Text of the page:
“I need a higher grade.”
This office-hours refrain is all too familiar to academics. For years, I’ve stuck to the same script in response: I explain my grading policy, discuss the completed assignments and offer an explanation for the earned grade. Usually this has been enough.
No longer. Now, increasingly anxious students offer me a barrage of evidence documenting mounting educational debt and intervening personal circumstances that kept them from attending class. One student activist even hinted that his grades would be higher if he wasn’t dedicating so much time to the campaign to fire the university’s chancellor, Linda Katehi (who resigned in August). Even my top students view their undergraduate experience as traumatic and talk about needing the summer after they graduate “to heal”.
A recent flurry of articles that purport to explain a new generation of students and their relationship to institutions of higher education have painted two portraits of students that are seemingly at odds with one another. On one hand, students are responding to a new era of being consumers of an “educational experience” rather than pupils to be challenged and evaluated. An article by Nathan Heller in The New Yorker in May, “The Big Uneasy”, exemplifies this approach. It frames the problem as being within elite liberal arts schools, and presents students as sensitive to a fault, politically aware and, at times, antagonistic towards their institutions, criticising them for failing to cater to their needs. In one instance, this was literally the case, as students at Oberlin College in Ohio protested against its dining hall’s “inauthentic” ethnic food.
On the other hand, there are those less privileged students at public institutions who are being squeezed by the ever-higher tuition fees that they are being charged as state funding declines. A recent study by California State University found that one in 10 of the institution’s 460,000 students is homeless, and one in five is sometimes short of food.
On the surface, the obstacles faced by public university students seem to have little in common with those of their counterparts on elite college campuses. But I work at a public research university with a strong reputation, and I see both the student who has spent weeks protesting to the detriment of her studies and the one who works too many hours to even open a book. And it strikes me that while the symptoms and the stakes are different, both are suffering from the same widespread condition: precarity. They share the constant feeling of being on the verge of the security that they believe their bachelor’s degree will assure, while also coping with a dread of failure.
During my office hours, I’ve become aware of the limits of my professional abilities. My once iron-clad idea of professional ethics bends beneath the weight of doubt about my profession. Grade boundaries seem to pale into insignificance when set against very real concerns about a job, or a well-considered political position. I was a first-generation college student and I am a faculty member of colour, so I am particularly sympathetic to the difficulties and frustrations of being a student.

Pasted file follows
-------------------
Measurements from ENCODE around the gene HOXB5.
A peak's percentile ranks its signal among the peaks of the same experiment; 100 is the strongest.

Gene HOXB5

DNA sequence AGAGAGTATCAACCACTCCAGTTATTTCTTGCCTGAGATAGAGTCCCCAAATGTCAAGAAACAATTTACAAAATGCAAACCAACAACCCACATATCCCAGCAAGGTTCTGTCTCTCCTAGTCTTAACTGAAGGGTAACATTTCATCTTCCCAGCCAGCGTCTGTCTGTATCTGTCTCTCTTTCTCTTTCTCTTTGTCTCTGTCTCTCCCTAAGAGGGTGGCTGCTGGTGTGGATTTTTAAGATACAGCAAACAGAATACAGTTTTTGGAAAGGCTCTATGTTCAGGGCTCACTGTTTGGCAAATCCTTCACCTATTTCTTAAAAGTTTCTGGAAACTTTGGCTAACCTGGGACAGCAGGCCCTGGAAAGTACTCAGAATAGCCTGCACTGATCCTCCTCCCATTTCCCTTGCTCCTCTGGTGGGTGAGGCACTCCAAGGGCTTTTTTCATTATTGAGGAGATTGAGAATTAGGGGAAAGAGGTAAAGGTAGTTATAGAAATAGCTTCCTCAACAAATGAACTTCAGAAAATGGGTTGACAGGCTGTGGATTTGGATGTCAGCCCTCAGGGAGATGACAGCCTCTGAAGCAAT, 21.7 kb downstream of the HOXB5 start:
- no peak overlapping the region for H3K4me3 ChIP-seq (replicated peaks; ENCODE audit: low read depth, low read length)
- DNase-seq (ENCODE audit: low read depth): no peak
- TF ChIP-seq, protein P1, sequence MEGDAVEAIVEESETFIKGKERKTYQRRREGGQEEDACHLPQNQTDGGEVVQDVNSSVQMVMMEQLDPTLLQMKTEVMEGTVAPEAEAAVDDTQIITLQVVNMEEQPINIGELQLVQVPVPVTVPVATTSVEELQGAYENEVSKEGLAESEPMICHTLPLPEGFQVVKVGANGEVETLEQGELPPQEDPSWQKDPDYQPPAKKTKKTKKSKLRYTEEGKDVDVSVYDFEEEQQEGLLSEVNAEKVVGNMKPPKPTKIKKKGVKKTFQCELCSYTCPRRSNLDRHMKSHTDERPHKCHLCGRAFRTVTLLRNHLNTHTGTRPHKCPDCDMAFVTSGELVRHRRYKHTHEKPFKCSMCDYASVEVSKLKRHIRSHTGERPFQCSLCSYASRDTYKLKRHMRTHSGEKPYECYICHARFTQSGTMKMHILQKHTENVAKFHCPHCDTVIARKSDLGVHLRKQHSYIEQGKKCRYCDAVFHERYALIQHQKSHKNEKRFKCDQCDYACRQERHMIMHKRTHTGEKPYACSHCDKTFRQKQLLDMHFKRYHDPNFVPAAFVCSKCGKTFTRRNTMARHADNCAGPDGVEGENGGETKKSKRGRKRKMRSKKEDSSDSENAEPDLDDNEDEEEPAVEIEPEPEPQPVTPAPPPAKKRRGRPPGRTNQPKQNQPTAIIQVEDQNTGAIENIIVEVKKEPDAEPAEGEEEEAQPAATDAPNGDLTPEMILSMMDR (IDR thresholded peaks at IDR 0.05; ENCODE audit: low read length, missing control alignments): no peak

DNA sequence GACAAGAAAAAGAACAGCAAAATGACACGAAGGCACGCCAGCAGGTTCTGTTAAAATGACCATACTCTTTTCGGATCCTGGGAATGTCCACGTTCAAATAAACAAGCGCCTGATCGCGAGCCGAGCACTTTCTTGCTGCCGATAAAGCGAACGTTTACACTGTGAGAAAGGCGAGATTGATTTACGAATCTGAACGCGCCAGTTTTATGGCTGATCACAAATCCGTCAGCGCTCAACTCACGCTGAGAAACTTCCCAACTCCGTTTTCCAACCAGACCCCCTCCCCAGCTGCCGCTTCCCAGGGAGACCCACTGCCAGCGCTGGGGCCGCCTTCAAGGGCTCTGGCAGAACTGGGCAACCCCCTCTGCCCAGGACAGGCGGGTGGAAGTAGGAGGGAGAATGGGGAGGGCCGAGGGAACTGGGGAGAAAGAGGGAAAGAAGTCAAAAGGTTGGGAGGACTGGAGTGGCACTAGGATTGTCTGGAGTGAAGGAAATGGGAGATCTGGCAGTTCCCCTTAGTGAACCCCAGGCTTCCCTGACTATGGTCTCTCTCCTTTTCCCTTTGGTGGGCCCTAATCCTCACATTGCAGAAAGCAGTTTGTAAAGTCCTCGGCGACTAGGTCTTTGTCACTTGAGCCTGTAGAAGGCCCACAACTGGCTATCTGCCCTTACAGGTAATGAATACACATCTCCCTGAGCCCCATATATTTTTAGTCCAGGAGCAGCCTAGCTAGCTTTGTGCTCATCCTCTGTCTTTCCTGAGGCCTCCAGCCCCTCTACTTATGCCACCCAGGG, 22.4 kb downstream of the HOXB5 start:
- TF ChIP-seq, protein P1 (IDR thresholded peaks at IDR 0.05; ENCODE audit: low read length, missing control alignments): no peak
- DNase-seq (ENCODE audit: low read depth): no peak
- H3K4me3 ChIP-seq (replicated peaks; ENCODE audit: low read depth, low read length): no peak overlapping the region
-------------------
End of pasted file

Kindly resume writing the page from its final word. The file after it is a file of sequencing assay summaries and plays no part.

At the same time, grades assume an outsized importance as I wonder if, as a junior faculty member, refusing to make concessions will return to haunt me in my course evaluations. Precarity has increasingly come to define relationships within the academy. The protests earlier this year against Katehi followed a cloud of scandal around nepotism and misuse of student funds. When she was finally put on administrative leave in April, she filed a grievance against the university system for unfairly targeting her (a claim that has gained more credence in light of the California system’s slow response to the mishandling of sexual assault cases and allegations of financial mismanagement at the University of California, Berkeley). And faculty members seem to be caught in the crossfire, with senior faculty divided on how to respond and junior faculty uncertain about whether it is safe to even speak up at all. Needless to say, this all comes after years of tuition fee hikes, state funding cuts, expanding enrolments, classroom shortages and pension renegotiation that has left students, faculty and staff at every level of the university system aggrieved. Precarity, it would seem, goes all the way up and all the way down.
This is dangerous if it metastasises into barriers of suspicion between parts of the university that depend on one another: when the student becomes just a credit hour to be collected, or when the teacher becomes merely an obstacle on the way to a prime internship and a great job. But if precarity isolates us, it also has the potential to unite us. Of course there is no easy antidote given its roots in the hard reality of inequalities of money and power. But things could be done – by the government, at least – to alleviate the growing problem of student debt. And, thankfully, universities are finally turning their attention to the issue of diversification, as shown by the California system recruiting its most diverse class ever in 2016.
It is no accident that public universities are at the epicentre of debates about the meaning of the public good, and they are uniquely positioned to redefine it. For starters, they could reconceive the value of undergraduate education in terms other than post-graduation employment. This would mean our no longer having two conversations about higher education in private and public settings, but one about how all institutions of higher education should encourage student growth and ambition.
Maybe then we could return to the days when students simply wanted a few more points on a paper.
Matthew Vernon is assistant professor of English at the University of California, Davis.